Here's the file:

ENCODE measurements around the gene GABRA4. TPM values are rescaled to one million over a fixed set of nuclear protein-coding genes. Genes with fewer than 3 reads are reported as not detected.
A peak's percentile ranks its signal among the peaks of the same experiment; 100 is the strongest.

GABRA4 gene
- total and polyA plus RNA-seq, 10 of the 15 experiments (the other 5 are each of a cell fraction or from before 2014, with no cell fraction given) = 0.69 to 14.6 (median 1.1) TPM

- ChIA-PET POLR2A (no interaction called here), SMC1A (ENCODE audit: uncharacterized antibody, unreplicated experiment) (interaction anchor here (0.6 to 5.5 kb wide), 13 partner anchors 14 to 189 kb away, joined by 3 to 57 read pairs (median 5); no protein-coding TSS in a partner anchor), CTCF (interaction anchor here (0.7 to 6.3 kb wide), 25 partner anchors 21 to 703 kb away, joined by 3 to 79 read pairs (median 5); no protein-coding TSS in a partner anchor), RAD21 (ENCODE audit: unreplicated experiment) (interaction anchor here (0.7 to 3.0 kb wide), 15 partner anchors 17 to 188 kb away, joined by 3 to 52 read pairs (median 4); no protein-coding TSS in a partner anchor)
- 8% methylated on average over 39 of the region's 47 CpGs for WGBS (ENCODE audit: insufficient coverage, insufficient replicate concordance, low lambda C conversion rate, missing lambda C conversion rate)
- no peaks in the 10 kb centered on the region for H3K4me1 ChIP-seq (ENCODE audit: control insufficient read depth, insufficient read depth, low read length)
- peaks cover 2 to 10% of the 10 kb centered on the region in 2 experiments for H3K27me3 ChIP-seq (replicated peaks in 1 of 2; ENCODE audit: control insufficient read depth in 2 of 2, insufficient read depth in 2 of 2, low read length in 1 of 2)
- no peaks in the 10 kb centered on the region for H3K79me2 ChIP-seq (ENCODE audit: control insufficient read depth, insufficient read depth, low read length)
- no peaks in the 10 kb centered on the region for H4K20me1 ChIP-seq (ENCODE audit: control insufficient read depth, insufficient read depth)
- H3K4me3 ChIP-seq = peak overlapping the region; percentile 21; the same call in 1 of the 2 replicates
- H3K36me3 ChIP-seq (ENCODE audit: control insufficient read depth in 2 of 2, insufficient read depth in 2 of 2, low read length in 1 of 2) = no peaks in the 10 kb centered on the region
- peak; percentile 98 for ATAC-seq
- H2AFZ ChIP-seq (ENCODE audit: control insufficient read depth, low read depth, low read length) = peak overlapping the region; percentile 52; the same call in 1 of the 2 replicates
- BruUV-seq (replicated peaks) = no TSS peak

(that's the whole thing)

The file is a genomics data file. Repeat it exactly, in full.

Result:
ENCODE measurements around the gene GABRA4. TPM values are rescaled to one million over a fixed set of nuclear protein-coding genes. Genes with fewer than 3 reads are reported as not detected.
A peak's percentile ranks its signal among the peaks of the same experiment; 100 is the strongest.

GABRA4 gene
- total and polyA plus RNA-seq, 10 of the 15 experiments (the other 5 are each of a cell fraction or from before 2014, with no cell fraction given) = 0.69 to 14.6 (median 1.1) TPM

- ChIA-PET POLR2A (no interaction called here), SMC1A (ENCODE audit: uncharacterized antibody, unreplicated experiment) (interaction anchor here (0.6 to 5.5 kb wide), 13 partner anchors 14 to 189 kb away, joined by 3 to 57 read pairs (median 5); no protein-coding TSS in a partner anchor), CTCF (interaction anchor here (0.7 to 6.3 kb wide), 25 partner anchors 21 to 703 kb away, joined by 3 to 79 read pairs (median 5); no protein-coding TSS in a partner anchor), RAD21 (ENCODE audit: unreplicated experiment) (interaction anchor here (0.7 to 3.0 kb wide), 15 partner anchors 17 to 188 kb away, joined by 3 to 52 read pairs (median 4); no protein-coding TSS in a partner anchor)
- 8% methylated on average over 39 of the region's 47 CpGs for WGBS (ENCODE audit: insufficient coverage, insufficient replicate concordance, low lambda C conversion rate, missing lambda C conversion rate)
- no peaks in the 10 kb centered on the region for H3K4me1 ChIP-seq (ENCODE audit: control insufficient read depth, insufficient read depth, low read length)
- peaks cover 2 to 10% of the 10 kb centered on the region in 2 experiments for H3K27me3 ChIP-seq (replicated peaks in 1 of 2; ENCODE audit: control insufficient read depth in 2 of 2, insufficient read depth in 2 of 2, low read length in 1 of 2)
- no peaks in the 10 kb centered on the region for H3K79me2 ChIP-seq (ENCODE audit: control insufficient read depth, insufficient read depth, low read length)
- no peaks in the 10 kb centered on the region for H4K20me1 ChIP-seq (ENCODE audit: control insufficient read depth, insufficient read depth)
- H3K4me3 ChIP-seq = peak overlapping the region; percentile 21; the same call in 1 of the 2 replicates
- H3K36me3 ChIP-seq (ENCODE audit: control insufficient read depth in 2 of 2, insufficient read depth in 2 of 2, low read length in 1 of 2) = no peaks in the 10 kb centered on the region
- peak; percentile 98 for ATAC-seq
- H2AFZ ChIP-seq (ENCODE audit: control insufficient read depth, low read depth, low read length) = peak overlapping the region; percentile 52; the same call in 1 of the 2 replicates
- BruUV-seq (replicated peaks) = no TSS peak